An Australian-built app to report and crack down on wildlife trafficking is helping authorities fight back against a surge in the illegal global trade.
Taronga Zoo’s Wildlife Witness app has generated more than 500 intelligence reports in the last year and proved so successful that it is now going global.
The app allows tourists and locals to report the illegal wildlife trade by taking a photo, recording the exact location of an incident and sending the details to TRAFFIC — a global wildlife trade monitoring network.
TRAFFIC then uses a wildlife crime data analyst to scan and compile reports for authorities.
People have used the app to report on everything from animals being sold in the pet trade, rare orchids and even ivory at markets, according to Dr Chris Shepherd, TRAFFIC’s South-East Asia director.
“We can use it to not only assist with enforcement efforts, but also to better understand how the traders are working and where trade is taking place,” he said.
Dr Shepherd said the global wildlife trade was a booming business.
“It really is at a crisis level,” he said.
“But the wildlife trade has never been in the spotlight like it has in the last few years. Global leaders are speaking up and coming together to do something about it. So things are moving in the right direction. We’re just not moving fast enough.”
Taronga Zoo chief executive Cameron Kerr said some Australian animals, like echidnas, were valuable to wildlife traders, who sell them to people looking for exotic pets.
“Our own beautiful birds, echidnas and reptiles, which are so special, are under threat too. What we don’t realise is how much of our beautiful wildlife ends up in illegal trade in South-East Asia,” he said.
Unprecedented spike in illegal wildlife trade: Taronga Zoo
On average every day 96 elephants and three rhinos are killed for their body parts — and markets and shops across South-East Asia are hotspots for wildlife trade.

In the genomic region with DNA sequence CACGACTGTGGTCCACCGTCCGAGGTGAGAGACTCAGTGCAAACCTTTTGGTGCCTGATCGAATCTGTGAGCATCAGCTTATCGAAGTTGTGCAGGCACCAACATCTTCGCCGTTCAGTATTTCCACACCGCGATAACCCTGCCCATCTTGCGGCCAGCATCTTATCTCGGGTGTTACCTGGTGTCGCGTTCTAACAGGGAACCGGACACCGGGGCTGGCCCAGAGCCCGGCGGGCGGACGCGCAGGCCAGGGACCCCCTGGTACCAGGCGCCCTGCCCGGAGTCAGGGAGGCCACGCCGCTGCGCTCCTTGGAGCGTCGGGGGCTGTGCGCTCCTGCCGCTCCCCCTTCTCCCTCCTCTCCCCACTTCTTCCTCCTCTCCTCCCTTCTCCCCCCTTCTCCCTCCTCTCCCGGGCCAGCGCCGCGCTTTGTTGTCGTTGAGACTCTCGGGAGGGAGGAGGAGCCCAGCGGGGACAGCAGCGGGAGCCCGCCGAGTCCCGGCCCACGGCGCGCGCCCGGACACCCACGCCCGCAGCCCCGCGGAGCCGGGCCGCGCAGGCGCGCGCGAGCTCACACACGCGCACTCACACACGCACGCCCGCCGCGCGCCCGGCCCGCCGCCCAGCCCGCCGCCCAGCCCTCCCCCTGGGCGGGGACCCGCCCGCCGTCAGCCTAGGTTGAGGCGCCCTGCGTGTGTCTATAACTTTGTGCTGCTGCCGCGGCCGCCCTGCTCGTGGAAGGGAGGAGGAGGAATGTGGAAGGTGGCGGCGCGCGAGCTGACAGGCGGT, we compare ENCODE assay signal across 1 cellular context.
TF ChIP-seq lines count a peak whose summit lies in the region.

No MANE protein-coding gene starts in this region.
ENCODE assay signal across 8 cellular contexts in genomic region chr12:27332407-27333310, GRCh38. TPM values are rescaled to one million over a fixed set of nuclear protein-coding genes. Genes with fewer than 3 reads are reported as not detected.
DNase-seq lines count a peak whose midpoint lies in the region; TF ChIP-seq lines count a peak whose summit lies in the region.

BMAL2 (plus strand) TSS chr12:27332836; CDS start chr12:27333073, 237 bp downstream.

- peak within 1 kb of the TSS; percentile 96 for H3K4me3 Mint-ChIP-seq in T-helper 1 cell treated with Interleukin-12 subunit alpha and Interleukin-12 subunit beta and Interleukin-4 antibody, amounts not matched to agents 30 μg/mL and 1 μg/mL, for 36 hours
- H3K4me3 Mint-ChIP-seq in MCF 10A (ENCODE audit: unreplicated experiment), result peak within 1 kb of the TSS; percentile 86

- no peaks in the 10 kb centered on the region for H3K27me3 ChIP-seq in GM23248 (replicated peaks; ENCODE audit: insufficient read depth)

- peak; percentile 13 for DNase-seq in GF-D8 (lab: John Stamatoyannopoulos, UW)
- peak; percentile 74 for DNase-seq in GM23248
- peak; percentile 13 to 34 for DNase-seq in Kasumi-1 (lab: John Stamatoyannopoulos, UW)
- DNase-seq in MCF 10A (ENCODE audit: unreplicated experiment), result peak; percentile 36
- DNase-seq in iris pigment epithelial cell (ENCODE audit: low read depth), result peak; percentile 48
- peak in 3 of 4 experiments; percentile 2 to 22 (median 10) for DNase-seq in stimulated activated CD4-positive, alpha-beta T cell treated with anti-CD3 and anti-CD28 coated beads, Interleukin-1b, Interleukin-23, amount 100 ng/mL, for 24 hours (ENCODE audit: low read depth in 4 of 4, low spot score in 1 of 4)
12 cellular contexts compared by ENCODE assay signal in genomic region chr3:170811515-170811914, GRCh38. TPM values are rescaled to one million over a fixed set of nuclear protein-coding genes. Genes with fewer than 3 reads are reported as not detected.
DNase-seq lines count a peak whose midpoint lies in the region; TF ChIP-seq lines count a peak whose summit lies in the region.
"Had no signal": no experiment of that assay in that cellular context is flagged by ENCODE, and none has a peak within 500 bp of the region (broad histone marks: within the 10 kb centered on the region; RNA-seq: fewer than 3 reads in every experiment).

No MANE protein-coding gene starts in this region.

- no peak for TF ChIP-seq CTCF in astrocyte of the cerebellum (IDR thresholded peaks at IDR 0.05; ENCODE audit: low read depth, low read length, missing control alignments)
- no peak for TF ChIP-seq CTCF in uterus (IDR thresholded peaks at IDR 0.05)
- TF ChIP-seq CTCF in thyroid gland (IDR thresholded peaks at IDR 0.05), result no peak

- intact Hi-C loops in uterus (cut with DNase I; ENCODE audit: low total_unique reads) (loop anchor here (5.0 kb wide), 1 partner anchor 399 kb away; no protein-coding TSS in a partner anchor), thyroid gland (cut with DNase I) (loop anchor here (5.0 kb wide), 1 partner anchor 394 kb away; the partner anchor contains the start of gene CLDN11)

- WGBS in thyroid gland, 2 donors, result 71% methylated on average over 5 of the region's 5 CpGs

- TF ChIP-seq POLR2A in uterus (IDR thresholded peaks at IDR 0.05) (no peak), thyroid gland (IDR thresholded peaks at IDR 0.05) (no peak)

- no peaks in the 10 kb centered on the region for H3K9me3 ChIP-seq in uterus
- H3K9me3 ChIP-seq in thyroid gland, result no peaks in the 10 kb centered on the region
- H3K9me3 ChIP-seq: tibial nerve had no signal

Taronga Zoo’s Asian Elephant bull called Gung was one of the lucky ones.
“The global ivory trade right now is wiping out elephants in pretty much all of the range countries, and annually it’s worth millions and millions of dollars,” Dr Shepherd said.
“The vast majority of ivory is coming to South-East Asia where it’s sold largely to tourists. Most of it’s just tourist junk, it’s carved into chopsticks, bracelets and little souvenirs. To think that elephants are dying so that tourists can walk away with a pendant is really tragic.”
The Wildlife Witness app was tested at Taronga Zoo — and is now going global, with promotion in zoos in the USA (San Diego Zoo Global), UK (Chester Zoo) and Singapore (Singapore Zoo).
The 7 million annual visitors to those zoos will be encouraged to download and use the app.
Mr Kerr said he believes tourists should be encouraged to join in the fight against the illegal wildlife trade.
“We can have millions of people out there, being eyes for the wild, looking out for illegal trade. If those travellers who are potentially customers of illicit items are turning around and are now proud of the fact that they’re protecting wildlife, that’s a fantastic shift,” he said.